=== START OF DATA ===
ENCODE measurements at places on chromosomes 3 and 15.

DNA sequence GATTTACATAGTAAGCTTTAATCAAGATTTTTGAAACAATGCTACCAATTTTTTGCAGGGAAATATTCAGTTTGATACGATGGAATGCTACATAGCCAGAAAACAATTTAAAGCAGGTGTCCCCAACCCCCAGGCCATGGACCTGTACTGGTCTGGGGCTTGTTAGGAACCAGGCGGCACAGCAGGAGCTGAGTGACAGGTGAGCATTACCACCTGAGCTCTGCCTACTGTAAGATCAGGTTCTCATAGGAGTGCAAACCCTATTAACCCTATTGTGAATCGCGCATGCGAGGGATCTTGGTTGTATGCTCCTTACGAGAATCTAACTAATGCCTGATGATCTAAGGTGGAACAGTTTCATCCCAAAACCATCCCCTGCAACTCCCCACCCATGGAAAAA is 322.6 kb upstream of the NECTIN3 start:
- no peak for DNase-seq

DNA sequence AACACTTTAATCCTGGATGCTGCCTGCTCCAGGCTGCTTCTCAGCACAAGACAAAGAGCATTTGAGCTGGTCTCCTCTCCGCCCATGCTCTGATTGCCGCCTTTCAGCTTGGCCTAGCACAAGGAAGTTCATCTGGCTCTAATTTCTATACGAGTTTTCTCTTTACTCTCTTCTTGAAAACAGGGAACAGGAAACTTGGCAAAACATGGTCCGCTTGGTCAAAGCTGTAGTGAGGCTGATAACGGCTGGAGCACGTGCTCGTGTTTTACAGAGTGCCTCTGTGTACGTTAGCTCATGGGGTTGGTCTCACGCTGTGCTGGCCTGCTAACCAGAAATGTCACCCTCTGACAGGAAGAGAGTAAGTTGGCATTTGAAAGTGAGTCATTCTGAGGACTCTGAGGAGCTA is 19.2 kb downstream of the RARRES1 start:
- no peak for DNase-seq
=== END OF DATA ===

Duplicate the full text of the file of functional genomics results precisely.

ENCODE measurements at places on chromosomes 3 and 15.

DNA sequence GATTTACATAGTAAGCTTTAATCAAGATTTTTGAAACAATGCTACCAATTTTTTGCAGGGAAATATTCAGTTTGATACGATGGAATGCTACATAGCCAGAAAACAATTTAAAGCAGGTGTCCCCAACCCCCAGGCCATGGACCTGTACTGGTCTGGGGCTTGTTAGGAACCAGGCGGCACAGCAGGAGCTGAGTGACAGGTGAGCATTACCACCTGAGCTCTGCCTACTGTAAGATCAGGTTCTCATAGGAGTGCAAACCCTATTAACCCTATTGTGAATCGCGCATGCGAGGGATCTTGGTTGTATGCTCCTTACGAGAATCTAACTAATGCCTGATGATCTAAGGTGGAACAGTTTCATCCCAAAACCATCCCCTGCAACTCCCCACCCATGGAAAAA is 322.6 kb upstream of the NECTIN3 start:
- no peak for DNase-seq

DNA sequence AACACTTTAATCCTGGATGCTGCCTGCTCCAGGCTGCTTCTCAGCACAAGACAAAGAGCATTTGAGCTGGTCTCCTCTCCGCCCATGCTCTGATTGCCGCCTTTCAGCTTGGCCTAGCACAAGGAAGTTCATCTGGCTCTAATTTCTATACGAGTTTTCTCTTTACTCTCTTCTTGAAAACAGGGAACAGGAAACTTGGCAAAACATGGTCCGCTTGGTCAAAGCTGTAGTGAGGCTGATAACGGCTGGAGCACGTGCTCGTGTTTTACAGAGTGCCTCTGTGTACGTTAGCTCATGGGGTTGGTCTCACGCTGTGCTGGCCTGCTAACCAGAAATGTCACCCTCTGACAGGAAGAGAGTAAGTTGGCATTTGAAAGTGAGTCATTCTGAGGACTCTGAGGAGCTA is 19.2 kb downstream of the RARRES1 start:
- no peak for DNase-seq